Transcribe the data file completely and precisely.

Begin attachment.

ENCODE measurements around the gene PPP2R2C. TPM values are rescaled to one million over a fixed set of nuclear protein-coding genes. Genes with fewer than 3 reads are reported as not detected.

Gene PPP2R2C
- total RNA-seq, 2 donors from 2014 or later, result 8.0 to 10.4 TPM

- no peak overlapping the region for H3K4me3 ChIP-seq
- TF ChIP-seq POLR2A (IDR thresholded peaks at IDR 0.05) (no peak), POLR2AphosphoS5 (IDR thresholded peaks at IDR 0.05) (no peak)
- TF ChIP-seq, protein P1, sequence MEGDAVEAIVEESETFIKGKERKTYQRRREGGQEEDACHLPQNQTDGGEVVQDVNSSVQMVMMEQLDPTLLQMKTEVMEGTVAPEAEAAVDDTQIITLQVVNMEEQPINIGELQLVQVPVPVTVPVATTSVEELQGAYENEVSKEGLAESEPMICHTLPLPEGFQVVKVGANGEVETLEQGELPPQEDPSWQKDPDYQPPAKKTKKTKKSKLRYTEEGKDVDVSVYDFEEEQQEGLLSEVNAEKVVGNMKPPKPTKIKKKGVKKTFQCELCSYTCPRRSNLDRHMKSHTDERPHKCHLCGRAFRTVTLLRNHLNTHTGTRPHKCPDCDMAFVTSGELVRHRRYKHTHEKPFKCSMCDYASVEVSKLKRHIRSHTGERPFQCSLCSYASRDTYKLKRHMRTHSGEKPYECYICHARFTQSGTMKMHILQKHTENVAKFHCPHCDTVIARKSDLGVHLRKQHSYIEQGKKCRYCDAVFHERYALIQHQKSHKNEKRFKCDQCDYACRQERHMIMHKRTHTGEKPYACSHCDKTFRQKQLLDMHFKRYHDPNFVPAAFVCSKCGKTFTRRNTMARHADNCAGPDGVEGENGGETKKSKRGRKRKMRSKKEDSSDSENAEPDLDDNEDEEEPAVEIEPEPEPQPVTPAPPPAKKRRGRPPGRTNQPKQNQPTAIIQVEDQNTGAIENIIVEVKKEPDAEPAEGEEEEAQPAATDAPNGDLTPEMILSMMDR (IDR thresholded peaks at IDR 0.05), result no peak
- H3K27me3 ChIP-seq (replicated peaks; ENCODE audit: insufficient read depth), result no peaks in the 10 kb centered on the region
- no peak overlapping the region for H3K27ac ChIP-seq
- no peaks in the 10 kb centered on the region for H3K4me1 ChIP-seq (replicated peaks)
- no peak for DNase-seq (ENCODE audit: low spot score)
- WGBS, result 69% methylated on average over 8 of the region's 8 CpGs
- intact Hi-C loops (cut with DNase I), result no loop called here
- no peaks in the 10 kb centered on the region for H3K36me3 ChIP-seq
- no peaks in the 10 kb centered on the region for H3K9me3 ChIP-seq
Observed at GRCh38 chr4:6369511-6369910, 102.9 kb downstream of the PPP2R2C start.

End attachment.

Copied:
ENCODE measurements around the gene PPP2R2C. TPM values are rescaled to one million over a fixed set of nuclear protein-coding genes. Genes with fewer than 3 reads are reported as not detected.

Gene PPP2R2C
- total RNA-seq, 2 donors from 2014 or later, result 8.0 to 10.4 TPM

- no peak overlapping the region for H3K4me3 ChIP-seq
- TF ChIP-seq POLR2A (IDR thresholded peaks at IDR 0.05) (no peak), POLR2AphosphoS5 (IDR thresholded peaks at IDR 0.05) (no peak)
- TF ChIP-seq, protein P1, sequence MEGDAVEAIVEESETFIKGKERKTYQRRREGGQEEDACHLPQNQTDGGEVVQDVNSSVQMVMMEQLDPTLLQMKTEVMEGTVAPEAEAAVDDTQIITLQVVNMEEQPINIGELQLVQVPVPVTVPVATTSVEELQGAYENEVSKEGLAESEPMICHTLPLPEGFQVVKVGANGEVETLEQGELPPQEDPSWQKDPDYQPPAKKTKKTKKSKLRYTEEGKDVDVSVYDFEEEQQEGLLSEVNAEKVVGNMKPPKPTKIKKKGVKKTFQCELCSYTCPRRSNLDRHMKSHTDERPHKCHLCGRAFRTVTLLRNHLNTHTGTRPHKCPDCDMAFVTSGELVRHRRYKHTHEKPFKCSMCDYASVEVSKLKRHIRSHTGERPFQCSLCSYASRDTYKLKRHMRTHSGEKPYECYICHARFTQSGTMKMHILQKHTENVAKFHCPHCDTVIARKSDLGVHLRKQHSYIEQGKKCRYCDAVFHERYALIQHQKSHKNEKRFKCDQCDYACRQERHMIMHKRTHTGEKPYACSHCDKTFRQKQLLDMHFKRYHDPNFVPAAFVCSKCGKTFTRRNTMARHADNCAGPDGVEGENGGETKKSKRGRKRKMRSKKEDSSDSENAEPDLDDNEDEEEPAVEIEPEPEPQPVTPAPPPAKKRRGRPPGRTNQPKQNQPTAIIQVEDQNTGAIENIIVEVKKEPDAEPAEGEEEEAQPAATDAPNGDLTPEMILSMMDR (IDR thresholded peaks at IDR 0.05), result no peak
- H3K27me3 ChIP-seq (replicated peaks; ENCODE audit: insufficient read depth), result no peaks in the 10 kb centered on the region
- no peak overlapping the region for H3K27ac ChIP-seq
- no peaks in the 10 kb centered on the region for H3K4me1 ChIP-seq (replicated peaks)
- no peak for DNase-seq (ENCODE audit: low spot score)
- WGBS, result 69% methylated on average over 8 of the region's 8 CpGs
- intact Hi-C loops (cut with DNase I), result no loop called here
- no peaks in the 10 kb centered on the region for H3K36me3 ChIP-seq
- no peaks in the 10 kb centered on the region for H3K9me3 ChIP-seq
Observed at GRCh38 chr4:6369511-6369910, 102.9 kb downstream of the PPP2R2C start.